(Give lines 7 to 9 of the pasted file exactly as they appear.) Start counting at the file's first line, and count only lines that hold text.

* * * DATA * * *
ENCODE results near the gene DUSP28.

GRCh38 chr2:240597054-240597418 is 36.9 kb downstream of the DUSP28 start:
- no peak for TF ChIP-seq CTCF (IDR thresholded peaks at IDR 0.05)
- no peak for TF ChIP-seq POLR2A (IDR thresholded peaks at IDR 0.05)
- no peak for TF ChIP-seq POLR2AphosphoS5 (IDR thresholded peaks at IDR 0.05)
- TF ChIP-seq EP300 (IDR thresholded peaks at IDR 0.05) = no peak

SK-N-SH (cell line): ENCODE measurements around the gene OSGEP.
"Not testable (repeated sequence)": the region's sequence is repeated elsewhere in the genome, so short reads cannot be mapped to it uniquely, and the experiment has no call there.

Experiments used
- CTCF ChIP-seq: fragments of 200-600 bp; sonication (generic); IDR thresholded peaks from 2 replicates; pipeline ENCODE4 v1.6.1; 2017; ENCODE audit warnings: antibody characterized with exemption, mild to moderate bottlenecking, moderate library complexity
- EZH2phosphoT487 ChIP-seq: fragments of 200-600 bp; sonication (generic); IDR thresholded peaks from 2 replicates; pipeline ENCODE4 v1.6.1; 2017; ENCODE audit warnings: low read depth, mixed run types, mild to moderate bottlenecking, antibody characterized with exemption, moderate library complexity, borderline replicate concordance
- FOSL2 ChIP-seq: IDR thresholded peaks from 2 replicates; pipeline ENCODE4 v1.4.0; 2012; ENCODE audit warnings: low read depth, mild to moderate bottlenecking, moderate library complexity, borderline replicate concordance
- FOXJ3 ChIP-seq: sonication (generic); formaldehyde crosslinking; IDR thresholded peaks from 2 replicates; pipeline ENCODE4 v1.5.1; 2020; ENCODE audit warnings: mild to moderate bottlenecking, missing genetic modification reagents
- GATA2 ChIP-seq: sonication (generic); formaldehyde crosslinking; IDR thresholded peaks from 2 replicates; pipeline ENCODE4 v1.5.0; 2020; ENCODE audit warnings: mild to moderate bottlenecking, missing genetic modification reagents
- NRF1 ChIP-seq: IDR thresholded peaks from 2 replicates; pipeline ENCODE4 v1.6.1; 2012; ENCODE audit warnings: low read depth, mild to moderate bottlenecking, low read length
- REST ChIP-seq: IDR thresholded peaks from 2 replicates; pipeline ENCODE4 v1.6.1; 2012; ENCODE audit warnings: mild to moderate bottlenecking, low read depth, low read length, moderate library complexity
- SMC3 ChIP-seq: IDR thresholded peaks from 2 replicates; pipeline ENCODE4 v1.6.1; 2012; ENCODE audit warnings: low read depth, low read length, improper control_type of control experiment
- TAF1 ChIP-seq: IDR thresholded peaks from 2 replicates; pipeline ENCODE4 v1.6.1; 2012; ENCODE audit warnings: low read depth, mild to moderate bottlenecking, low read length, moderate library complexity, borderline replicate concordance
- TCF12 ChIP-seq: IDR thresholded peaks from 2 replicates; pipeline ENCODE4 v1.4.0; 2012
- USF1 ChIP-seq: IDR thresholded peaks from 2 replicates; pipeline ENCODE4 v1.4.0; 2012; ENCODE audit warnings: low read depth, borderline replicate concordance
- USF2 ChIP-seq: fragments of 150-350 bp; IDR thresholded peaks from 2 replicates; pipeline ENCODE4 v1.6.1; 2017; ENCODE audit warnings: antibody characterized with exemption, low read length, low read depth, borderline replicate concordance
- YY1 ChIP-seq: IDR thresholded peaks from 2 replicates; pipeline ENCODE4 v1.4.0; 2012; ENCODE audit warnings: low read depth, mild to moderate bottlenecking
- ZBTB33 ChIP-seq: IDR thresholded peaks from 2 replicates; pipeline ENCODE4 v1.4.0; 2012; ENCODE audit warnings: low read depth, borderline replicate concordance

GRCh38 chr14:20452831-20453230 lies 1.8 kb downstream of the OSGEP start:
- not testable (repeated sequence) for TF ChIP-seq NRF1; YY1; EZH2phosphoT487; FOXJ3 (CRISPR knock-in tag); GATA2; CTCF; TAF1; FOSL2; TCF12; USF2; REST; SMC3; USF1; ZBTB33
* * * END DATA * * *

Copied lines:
SK-N-SH (cell line): ENCODE measurements around the gene OSGEP.
"Not testable (repeated sequence)": the region's sequence is repeated elsewhere in the genome, so short reads cannot be mapped to it uniquely, and the experiment has no call there.

Experiments used